Most likely, Monday, January 4th 2010 is when you would have recovered from the new year celebrations and the weekend that follows. It will also be the day when Indian stock markets first open at 9 am. The leading association of brokers, Association of National Exchanges Members of India (ANMI), has made a last ditch attempt to stick to the current timings. But the stock exchanges have reiterated that markets would open 55 minutes earlier. Given the keen competition, they are vying to garner as much volumes for themselves as possible.
ANMI believes the new timings should be put on hold given the state of banking channels. It is also likely to increase the stress on manpower and increase transaction costs. In fact, it has conducted surveys wherein 62% of the brokers feel that the new timings should be deferred. Interestingly, banks will have to modify their working hours for the success of new working hours of the exchanges. How that is received by their employee unions will be interesting to see.
We believe long term investors do not need to lose sleep over the entire episode. Too much attention is paid to market pyrotechnics anyways. The time could be better spent understanding the long term economics of businesses and also in ironing out one's behavioral flaws.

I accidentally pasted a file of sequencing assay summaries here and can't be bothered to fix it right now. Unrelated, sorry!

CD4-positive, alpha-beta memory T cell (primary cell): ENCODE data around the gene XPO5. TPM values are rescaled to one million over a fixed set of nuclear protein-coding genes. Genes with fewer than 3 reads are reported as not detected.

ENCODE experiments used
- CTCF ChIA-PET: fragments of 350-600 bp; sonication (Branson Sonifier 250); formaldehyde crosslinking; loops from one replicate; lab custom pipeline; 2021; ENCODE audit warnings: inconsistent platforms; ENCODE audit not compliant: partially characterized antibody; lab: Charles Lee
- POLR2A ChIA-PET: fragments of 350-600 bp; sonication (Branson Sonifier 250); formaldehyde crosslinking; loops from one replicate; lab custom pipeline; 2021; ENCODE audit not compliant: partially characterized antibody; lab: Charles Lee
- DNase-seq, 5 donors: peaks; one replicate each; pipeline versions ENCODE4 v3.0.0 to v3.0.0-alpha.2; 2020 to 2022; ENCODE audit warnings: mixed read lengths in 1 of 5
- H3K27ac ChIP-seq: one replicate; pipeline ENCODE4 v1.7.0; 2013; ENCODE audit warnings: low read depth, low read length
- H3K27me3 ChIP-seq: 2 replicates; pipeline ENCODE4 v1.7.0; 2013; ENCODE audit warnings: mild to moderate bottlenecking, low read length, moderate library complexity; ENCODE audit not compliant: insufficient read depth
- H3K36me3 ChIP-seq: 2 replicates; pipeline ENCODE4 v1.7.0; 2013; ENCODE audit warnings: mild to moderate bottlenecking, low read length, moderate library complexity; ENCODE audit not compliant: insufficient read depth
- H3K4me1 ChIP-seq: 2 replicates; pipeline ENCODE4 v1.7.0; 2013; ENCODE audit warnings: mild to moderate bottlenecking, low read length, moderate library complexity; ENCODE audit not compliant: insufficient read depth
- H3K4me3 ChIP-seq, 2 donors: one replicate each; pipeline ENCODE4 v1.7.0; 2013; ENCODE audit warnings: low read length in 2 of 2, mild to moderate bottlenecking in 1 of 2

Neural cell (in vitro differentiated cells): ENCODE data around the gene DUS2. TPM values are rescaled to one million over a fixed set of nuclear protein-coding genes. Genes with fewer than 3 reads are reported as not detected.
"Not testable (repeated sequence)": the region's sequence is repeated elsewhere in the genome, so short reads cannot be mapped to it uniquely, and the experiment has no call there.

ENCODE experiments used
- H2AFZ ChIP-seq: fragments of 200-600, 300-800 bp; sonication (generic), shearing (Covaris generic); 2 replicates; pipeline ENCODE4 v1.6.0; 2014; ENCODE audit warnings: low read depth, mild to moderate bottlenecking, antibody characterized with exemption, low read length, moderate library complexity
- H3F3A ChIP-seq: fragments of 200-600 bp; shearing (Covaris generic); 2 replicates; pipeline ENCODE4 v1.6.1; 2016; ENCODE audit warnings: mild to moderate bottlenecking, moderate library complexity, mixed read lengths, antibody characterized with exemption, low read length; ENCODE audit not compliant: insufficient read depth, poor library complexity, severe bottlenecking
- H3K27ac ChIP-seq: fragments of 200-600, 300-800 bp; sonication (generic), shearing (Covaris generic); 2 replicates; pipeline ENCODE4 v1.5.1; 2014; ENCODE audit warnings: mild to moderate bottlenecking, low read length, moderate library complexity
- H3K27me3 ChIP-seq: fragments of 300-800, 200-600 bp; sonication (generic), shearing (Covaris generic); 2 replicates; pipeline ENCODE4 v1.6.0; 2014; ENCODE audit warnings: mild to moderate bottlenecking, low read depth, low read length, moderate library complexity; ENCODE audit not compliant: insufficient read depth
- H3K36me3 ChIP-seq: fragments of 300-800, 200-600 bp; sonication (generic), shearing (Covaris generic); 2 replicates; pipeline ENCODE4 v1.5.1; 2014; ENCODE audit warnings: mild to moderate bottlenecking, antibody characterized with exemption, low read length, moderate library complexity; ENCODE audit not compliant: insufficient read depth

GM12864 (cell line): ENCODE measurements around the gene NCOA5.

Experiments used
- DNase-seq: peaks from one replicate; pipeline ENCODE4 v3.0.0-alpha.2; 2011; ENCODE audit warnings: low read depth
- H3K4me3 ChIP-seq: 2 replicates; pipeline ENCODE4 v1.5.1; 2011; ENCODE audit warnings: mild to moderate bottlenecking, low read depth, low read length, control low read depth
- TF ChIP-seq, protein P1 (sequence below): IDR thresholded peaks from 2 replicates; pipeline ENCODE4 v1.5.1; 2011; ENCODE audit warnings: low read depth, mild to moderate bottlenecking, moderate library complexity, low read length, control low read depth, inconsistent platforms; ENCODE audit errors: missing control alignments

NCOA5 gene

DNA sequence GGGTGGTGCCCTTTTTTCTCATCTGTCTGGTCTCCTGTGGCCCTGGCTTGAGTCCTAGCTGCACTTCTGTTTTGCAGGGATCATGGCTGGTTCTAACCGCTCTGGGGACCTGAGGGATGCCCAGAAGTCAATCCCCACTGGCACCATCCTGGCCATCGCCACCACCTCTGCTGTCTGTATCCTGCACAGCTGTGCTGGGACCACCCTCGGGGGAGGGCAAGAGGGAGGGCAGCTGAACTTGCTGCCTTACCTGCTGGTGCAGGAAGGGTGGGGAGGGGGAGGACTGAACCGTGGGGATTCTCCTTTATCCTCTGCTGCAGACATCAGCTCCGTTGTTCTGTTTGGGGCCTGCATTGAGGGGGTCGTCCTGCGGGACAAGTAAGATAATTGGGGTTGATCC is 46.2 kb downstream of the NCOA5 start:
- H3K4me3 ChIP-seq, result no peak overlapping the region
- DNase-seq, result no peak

All public sector banks to feature on exchanges
Speaking of stock exchanges and banks, United Bank of India (UBI) and Punjab & Sind Bank (PSB) are the only two public sector banks which are not yet listed on the stock exchanges. Not for very long though. As per a leading business daily, Kolkata based UBI has filed a draft red herring prospectus for an initial public offering (IPO). This will bring down the government's stake to 84.2%.
The IPO will mop up resource to the tune of Rs 3.5 to Rs 4 bn. It will be launched in late January or early February 2010. The bank will also look at a follow-on-public offering (FPO) at a later stage to raise more capital. PSB has also sought government approval for its proposed IPO. It plans to come out with the issue in April. Its size is likely to be Rs 5 bn.
In our view, this exercise will help capitalise the banks without borrowing at high rates and give the entities an opportunity to enhance their capital adequacy ratios. It will also help them expand their operations and compete with their private sector peers.